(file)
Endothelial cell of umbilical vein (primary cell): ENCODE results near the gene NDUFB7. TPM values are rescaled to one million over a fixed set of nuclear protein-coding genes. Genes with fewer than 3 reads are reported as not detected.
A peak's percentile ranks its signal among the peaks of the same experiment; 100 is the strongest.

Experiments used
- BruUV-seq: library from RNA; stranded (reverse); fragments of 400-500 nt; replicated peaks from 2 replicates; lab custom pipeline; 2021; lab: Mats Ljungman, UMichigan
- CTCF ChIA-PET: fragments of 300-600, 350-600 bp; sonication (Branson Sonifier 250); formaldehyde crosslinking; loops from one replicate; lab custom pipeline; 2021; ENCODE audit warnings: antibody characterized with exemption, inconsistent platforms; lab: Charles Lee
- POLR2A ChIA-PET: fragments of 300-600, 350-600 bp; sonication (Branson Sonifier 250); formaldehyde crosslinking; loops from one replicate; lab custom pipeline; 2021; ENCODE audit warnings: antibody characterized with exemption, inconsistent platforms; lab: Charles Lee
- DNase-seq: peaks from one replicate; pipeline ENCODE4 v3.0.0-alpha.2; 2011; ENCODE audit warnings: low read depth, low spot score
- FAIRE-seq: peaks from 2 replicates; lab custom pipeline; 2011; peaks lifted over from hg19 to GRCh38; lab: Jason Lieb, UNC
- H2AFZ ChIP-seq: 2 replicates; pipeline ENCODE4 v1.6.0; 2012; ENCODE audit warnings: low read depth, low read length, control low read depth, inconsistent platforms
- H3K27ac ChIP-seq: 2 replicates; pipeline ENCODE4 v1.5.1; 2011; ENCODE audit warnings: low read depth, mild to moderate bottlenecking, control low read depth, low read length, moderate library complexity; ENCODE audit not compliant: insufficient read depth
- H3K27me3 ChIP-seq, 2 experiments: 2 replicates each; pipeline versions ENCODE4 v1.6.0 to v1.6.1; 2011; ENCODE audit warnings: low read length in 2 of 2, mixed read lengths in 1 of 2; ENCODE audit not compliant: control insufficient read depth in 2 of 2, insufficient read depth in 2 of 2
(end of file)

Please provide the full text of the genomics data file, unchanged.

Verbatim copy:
Endothelial cell of umbilical vein (primary cell): ENCODE results near the gene NDUFB7. TPM values are rescaled to one million over a fixed set of nuclear protein-coding genes. Genes with fewer than 3 reads are reported as not detected.
A peak's percentile ranks its signal among the peaks of the same experiment; 100 is the strongest.

Experiments used
- BruUV-seq: library from RNA; stranded (reverse); fragments of 400-500 nt; replicated peaks from 2 replicates; lab custom pipeline; 2021; lab: Mats Ljungman, UMichigan
- CTCF ChIA-PET: fragments of 300-600, 350-600 bp; sonication (Branson Sonifier 250); formaldehyde crosslinking; loops from one replicate; lab custom pipeline; 2021; ENCODE audit warnings: antibody characterized with exemption, inconsistent platforms; lab: Charles Lee
- POLR2A ChIA-PET: fragments of 300-600, 350-600 bp; sonication (Branson Sonifier 250); formaldehyde crosslinking; loops from one replicate; lab custom pipeline; 2021; ENCODE audit warnings: antibody characterized with exemption, inconsistent platforms; lab: Charles Lee
- DNase-seq: peaks from one replicate; pipeline ENCODE4 v3.0.0-alpha.2; 2011; ENCODE audit warnings: low read depth, low spot score
- FAIRE-seq: peaks from 2 replicates; lab custom pipeline; 2011; peaks lifted over from hg19 to GRCh38; lab: Jason Lieb, UNC
- H2AFZ ChIP-seq: 2 replicates; pipeline ENCODE4 v1.6.0; 2012; ENCODE audit warnings: low read depth, low read length, control low read depth, inconsistent platforms
- H3K27ac ChIP-seq: 2 replicates; pipeline ENCODE4 v1.5.1; 2011; ENCODE audit warnings: low read depth, mild to moderate bottlenecking, control low read depth, low read length, moderate library complexity; ENCODE audit not compliant: insufficient read depth
- H3K27me3 ChIP-seq, 2 experiments: 2 replicates each; pipeline versions ENCODE4 v1.6.0 to v1.6.1; 2011; ENCODE audit warnings: low read length in 2 of 2, mixed read lengths in 1 of 2; ENCODE audit not compliant: control insufficient read depth in 2 of 2, insufficient read depth in 2 of 2